Government must end use of pain-inducing restraint techniques and solitary confinement of detained children

18 Apr 2019 03:37 PM

The use of pain inducing techniques and solitary confinement of children in detention must be banned, says a new report by the UK Parliament’s Human Rights Committee. These cause physical distress and psychological harm in both the short and longer term, and are clearly not compliant with human rights standards.

Chair of the Committee Harriet Harman MP yesterday said:

“The UK is under international and domestic legal obligations to ensure that children are not subject to cruel, inhuman or degrading treatment.

“The Government must comply with its legal obligations and ensure that children in detention are not subject to solitary confinement or unnecessary or disproportionate uses of restraint.”

The Committee’s inquiry considered the use of restraint and separation in a range of settings where 2,500 children are detained at any one time: some for care, treatment or welfare reasons, and some because of criminal offences. Most are highly vulnerable, many have multiple challenges. The use of separation and restraint engages rights under the European Convention on Human Rights: Article 2, the right to life; Article 3, prohibition of inhuman or degrading treatment; Article 5, the right to liberty and security, Article 8, the right to privacy and family life.

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Committee Chair Harriet Harman MP yesterday said:

“Our inquiry received unanimous evidence from medics, inspectors, lawyers, and staff who work in detention, that restraint and separation are harmful to children and should be avoided if at all possible. This was brought into stark relief by the harrowing evidence we heard from young people, and from parents who told us about the impact on their children.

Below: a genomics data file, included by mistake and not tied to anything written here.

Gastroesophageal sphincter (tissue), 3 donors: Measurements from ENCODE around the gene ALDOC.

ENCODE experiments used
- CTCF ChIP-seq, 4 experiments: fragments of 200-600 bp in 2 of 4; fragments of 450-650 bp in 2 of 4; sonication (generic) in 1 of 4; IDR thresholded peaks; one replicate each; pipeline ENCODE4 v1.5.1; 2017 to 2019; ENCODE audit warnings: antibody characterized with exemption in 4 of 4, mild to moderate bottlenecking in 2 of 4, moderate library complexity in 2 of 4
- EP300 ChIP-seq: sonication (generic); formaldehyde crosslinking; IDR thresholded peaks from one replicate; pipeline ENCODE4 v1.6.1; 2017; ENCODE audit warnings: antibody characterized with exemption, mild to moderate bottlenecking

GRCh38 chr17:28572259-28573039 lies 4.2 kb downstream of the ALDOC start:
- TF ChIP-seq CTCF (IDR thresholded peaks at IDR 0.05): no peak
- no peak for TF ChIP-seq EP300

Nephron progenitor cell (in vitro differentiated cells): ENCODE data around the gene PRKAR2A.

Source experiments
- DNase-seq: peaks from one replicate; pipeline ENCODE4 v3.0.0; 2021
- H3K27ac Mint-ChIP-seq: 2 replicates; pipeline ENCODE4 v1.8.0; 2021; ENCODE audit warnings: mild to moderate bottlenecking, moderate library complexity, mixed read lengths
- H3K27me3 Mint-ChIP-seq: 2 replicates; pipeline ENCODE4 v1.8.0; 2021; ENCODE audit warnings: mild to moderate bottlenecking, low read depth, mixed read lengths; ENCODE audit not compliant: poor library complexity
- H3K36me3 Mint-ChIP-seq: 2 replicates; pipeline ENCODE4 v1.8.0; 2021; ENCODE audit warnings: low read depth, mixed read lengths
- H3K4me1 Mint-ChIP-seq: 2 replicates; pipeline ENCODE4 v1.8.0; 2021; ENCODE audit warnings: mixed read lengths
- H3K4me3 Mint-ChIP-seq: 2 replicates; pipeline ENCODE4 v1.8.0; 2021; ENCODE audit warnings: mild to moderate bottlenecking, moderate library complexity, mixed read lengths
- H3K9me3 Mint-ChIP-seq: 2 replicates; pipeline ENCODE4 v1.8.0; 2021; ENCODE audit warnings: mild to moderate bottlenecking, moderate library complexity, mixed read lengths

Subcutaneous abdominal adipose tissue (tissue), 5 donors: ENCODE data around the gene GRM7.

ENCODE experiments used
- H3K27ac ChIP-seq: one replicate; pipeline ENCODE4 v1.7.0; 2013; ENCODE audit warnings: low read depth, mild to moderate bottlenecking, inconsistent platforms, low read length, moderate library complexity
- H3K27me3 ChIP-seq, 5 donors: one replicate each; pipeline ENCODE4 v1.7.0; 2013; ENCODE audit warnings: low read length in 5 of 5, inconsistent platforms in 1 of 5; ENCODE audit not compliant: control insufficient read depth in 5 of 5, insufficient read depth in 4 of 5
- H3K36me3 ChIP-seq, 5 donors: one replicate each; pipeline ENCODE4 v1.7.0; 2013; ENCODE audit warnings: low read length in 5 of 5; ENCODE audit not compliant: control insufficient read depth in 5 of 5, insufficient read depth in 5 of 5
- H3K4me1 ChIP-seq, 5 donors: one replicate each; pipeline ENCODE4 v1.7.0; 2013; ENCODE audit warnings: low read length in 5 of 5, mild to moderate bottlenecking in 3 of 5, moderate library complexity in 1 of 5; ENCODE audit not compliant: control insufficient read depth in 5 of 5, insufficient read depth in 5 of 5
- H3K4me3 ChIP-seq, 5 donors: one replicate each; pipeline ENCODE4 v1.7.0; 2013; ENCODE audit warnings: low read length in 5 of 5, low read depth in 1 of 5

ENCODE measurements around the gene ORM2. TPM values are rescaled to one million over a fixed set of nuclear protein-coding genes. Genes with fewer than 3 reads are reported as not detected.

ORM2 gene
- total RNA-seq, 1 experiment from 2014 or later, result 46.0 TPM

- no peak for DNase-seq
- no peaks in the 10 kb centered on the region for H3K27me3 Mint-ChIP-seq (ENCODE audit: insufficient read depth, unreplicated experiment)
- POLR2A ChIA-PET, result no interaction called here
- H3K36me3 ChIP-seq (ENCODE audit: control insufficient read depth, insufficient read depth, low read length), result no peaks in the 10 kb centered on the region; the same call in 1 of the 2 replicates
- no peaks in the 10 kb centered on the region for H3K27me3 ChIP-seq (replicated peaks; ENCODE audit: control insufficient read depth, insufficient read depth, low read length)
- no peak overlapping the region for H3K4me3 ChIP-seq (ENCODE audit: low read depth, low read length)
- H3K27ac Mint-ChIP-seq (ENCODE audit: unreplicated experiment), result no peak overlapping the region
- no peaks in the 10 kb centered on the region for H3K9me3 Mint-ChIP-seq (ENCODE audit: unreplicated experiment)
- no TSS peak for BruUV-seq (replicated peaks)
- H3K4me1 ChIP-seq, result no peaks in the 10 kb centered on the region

“Restraint or separation might seem to solve immediate problems in custody or hospital. But both cause short term and long term harm to children. They can contribute to a vicious circle of problems which can continue into the longer term future and even affect life chances into adulthood. Restraint can be painful, cause injuries, be distressing at the time and cause long term psychological harm. It can make a child’s time in detention counterproductive, inhibiting the provision of care, suggesting to children that violence is a way to solve problems, and can compound and reproduce the harms associated with early childhood exposure to abuse neglect and violence.  In some contexts the use of these techniques can amount to inhumane and degrading treatment and should be banned.”

Variety of institutions considered during inquiry

The inquiry considered several different types of institution which, taken together detain around 2,500 children at any one time: some for care, treatment or welfare reasons, and some because of criminal offences. Each type of institution has its own terminology and rules governing the use of restraint and the use of separation from human contact.

Data shows that children are restrained too often, with thousands of unjustified restraints each year, and that separation is also used too often – with rates of restraint and separation even higher for BAME children. The issue is that staff move too quickly to use restraint or separation.  

Harriet Harman MP yesterday said:

“We realise that staff often face difficult situations. They must be supported to use better alternatives wherever possible.

Increased staffing, better training and facilities and a better mix of staffing and skills should increase the range of alternative options so that restraint and separation really are the last resort.”

The inquiry found that for all forms of restraint and separation (whether acceptable or not) data collection is incomplete and there is good reason to believe that these practices are under-reported. Data is presented in ways that make it harder to interpret and the use of different definitions makes it harder to compare between different types of institutions. The report recommends that data collection must be improved, and data about all types of restraint and separation should be published.

Finally, the report concludes that not enough is done to ensure that children in detention are aware of their rights, or what to do if these are breached. Families often do not have full access to evidence that would help in appeals. The Committee recommends more involvement from families in decisions about the children, more proactive roles for independent advocates, more effective debriefs after incidents, and publication of data about appeals and their outcomes.

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